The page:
Using the Goetz jury precedent in which he shot unarmed kids in a public place who posed no threat, I DO fear for our society in letting Goetz get off since he is clearly a danger to all minorities in public, especially young ones. This guy is NO danger whatsoever to the rest of us. I would think twice before I accepted an invitation to come over for some drinks though. I also fear that it will send a bad message to other crooks who will look upon a guilty verdict as free pass to do the same as those crooks.

  91. Jesting about “actors” aside, section 609.065 gives Smith the loophole that he needs. The law allows Him to justify killing the two individuals on the basis that he was “Preventing the commission of a felony in the actor’s place of abode.” That’s pretty much the long and short of it.

    I believe that this law came about as a result of a case that was famous decades ago. That case involved a man whose home was repeatedly robbed, often More than once within a month. The thieves use the same means of access to the house virtually every time. The man tried traditional security measures, but to no avail. Ultimately, The man created a special trap for the Thieves. He wired the specic passage that they used to access his home in such a way that it would cause the person entering to get electrocuted. And the next time the robber try to get into his house he was in fact trapped and electrocuted. The man was convicted of murder. Section 609.065 Seems to specifically address circumstances just like that case.

  92. randy: it would take some prevarication for you to make it on the jury.

    No, it wouldn’t. And apparently I do not have the face for peremptory challenge; or do not wear my emotions on my sleeve or in my voice, or dress unusually or whatever it is that causes peremptory rejection.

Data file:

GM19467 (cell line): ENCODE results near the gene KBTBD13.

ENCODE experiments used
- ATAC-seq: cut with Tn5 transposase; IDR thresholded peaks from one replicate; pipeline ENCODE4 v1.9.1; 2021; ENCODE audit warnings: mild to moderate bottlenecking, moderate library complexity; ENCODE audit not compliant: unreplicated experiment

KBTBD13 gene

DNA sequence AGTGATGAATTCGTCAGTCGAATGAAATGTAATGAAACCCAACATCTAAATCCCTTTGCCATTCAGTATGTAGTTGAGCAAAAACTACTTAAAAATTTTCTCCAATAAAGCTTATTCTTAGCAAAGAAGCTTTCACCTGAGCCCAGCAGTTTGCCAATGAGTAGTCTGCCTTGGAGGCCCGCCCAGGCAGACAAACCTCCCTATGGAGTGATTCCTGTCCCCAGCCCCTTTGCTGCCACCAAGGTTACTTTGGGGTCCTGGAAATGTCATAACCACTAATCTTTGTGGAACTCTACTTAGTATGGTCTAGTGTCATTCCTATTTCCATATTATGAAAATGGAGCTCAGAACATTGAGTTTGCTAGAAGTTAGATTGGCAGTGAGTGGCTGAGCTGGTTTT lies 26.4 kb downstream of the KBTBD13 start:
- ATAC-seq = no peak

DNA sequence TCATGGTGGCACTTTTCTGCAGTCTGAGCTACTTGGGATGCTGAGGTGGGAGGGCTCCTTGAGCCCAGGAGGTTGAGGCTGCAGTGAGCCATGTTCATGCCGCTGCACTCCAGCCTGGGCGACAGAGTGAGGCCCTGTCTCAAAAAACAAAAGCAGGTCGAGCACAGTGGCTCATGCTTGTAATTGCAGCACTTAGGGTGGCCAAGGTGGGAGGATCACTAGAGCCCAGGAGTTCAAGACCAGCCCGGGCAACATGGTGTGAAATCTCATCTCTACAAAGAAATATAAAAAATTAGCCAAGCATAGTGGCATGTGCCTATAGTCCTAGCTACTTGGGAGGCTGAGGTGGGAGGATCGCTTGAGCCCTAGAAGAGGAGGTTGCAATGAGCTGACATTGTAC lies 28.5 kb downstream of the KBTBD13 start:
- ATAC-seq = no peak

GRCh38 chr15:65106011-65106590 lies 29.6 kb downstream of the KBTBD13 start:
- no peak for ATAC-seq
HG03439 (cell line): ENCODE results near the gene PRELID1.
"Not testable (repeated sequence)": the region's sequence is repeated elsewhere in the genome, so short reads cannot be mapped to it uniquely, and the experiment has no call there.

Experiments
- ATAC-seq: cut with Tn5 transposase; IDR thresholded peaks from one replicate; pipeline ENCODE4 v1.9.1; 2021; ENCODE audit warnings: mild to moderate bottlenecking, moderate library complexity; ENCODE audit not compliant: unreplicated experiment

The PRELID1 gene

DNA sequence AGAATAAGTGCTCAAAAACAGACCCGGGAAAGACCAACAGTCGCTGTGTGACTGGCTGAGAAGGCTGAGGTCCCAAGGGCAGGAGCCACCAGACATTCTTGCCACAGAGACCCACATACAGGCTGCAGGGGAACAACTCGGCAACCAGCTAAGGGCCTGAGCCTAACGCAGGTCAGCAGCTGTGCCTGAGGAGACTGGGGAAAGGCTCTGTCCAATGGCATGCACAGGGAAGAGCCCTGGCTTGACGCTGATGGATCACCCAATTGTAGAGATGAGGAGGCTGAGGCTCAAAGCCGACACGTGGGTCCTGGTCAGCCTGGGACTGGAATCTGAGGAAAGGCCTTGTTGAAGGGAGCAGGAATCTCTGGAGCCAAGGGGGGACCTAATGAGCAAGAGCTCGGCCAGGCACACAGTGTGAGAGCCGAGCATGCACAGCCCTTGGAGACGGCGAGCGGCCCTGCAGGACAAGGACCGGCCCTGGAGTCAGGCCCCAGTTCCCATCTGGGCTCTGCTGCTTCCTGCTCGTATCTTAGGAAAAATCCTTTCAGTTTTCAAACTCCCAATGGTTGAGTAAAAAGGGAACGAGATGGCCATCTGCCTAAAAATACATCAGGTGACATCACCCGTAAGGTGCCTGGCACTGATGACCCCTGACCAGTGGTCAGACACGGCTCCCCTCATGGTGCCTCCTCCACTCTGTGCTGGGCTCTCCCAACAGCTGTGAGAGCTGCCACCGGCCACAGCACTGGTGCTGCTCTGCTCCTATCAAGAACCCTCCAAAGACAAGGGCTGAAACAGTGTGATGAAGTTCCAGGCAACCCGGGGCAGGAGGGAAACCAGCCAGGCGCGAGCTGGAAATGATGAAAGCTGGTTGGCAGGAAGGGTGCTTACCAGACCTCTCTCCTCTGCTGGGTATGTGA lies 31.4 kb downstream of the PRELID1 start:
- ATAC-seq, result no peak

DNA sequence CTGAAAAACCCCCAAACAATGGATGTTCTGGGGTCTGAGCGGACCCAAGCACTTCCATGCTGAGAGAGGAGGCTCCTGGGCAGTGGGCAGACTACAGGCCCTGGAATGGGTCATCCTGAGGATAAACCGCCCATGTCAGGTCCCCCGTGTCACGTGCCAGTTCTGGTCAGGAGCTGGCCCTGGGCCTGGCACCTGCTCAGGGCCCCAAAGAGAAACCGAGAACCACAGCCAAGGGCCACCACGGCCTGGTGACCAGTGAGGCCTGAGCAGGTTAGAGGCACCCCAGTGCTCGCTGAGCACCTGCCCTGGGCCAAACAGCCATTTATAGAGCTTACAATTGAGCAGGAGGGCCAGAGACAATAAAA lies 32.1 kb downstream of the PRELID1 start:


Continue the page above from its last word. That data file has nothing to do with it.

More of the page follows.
My profession did not deter any attorneys, I do not know the defendant, I was in the military.

    You seem incapable of answering my question: What can they ask me that I cannot answer truthfully?

    The only thing I can think of is that I have read about this case before; which might exclude me from being on this jury in reality. But not being a resident of Minnesota does that already; so obviously my hypothetical does not include such details. I will repeat the preface of my hypothetical: Were I on the jury, I expect I would find him guilty.

    To be on the jury, I would have to survive voir dire. If I had never heard of this case before, the evidence that is going to be presented, the video and transcript, would be sufficient to prove to me 100% this man committed murders. To my mind the “escape clause” of Minnesota law, 609.065, would not apply: Neither the killing of the boy or killing of the girl was done with the intent of preventing a felony in Smith’s home; both were disabled by the first gunshots. They were on the ground, not getting up, and the felony was already prevented.